Violence against reporters covering protests in Iraqi Kurdistan
Reporters Without Borders (RSF) condemns the flagrant lack of tolerance for opposition media in Iraqi Kurdistan, where the security forces harassed at least 60 journalists trying to cover anti-government protests in several of this autonomous region’s cities during the past weekend.
“The brutality unleashed by the authorities against journalists and opposition media is unacceptable,” RSF’s Middle East desk said. “It shows a complete refusal to tolerate the political pluralism that should be reflected in the media, and a desire to suppress an unwanted popular protest.”
The demonstrations held in Iraqi Kurdistan’s main cities on 6 August were called by New Generation leader Shaswar Abdalwahid to denounce “corruption, poverty and unemployment” and to demand elections. New Generation wants to be an alternative to the region’s two ruling parties, the Kurdistan Democratic Party (KDP) and the Patriotic Union of Kurdistan (PUK).
Violence was used to disperse not only protesters but also the journalists covering the protests. Metro Center, an NGO that defends journalists’ rights in Iraqi Kurdistan, told RSF that it registered a total of 78 violations against 60 journalists, that at least 26 journalists were detained, four were searched, 16 were prevented from covering the protests, eight were teargas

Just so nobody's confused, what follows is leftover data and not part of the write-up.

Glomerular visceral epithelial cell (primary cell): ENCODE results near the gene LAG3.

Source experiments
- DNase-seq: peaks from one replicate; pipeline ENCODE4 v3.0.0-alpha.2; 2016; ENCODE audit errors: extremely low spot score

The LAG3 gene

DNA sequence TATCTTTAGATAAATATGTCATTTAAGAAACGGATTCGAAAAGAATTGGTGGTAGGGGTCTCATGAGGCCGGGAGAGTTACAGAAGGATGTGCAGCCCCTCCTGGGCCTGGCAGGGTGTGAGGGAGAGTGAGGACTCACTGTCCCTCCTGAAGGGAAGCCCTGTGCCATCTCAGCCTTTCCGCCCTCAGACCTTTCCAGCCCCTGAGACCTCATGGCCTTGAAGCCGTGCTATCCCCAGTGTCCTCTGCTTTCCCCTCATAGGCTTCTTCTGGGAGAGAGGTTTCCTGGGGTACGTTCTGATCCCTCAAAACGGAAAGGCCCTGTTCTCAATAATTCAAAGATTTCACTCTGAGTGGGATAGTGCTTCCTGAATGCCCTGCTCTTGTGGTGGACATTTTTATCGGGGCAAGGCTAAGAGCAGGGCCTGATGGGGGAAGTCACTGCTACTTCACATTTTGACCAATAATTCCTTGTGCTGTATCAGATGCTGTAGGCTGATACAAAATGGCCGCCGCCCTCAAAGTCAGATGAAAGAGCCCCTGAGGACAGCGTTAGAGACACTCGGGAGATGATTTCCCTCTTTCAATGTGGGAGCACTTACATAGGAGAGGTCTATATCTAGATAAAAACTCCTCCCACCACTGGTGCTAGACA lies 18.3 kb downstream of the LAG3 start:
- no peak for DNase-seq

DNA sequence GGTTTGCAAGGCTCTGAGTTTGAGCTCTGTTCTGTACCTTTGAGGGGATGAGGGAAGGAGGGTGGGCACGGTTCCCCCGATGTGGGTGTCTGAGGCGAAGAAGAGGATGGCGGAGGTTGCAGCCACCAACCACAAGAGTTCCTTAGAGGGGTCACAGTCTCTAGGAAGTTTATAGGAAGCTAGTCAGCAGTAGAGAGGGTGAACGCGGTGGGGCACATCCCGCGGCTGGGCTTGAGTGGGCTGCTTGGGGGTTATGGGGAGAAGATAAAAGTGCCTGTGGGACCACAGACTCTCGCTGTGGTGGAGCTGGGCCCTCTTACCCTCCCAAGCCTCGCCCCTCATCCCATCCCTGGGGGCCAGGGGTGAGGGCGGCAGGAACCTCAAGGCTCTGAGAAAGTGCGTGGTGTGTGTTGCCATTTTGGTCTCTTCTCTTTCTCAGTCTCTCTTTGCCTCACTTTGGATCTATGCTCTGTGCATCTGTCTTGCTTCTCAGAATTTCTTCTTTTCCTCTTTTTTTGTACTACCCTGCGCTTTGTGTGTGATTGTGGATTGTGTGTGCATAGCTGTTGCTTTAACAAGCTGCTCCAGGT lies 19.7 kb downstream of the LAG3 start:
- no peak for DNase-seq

targets and 23 had equipment confiscated.
The security forces also shut down the office of Rast Media, a new online media outlet, on the day that it due to launch, which was 6 August.
“Our staff had been undertaking all of the legal steps required to launch our media for about a month,” Rast Media founder Omed Baroshki said. “We had set the date of 6 August for the start of our media activities. That morning, members of the security forces burst in, prevented us from continuing our journalistic activities, and then closed our office.” This is not the first time that Baroshki has been targeted. He was jailed from August 2020 to February 2022 on a charge of “endangering national security.”
Sirwan Gharib, the editor of the independent news website Westga News, told RSF that he was detained by the Asayish (security forces) for several hours along with several colleagues in Sulaymaniyah.
“Just after we arrived to cover the protests, a drone belonging to the Asayish filmed us from a very close distance in order to intimidate us,” Gharib said. “Later, we were all taken in a barred bus to the Asayish security centre, where they confiscated our mobile phones and treated us like criminals although covering the news is a fundamental right, not a crime.”
Kurdistan’s leaders “continue to regard the political opposition and their media with hostility,” Metro Center director Rahman Gharib said. “They claim to be a democracy, but when political discord between them and the opposition intensifies and the opposition sees no alternative but street protests, opposition media outlets find themselves in prison.”
Of the 26 journalists who were briefly detained, at least ten work for NRT, a TV channel owned by Abdalwahid, New Generation’s leader.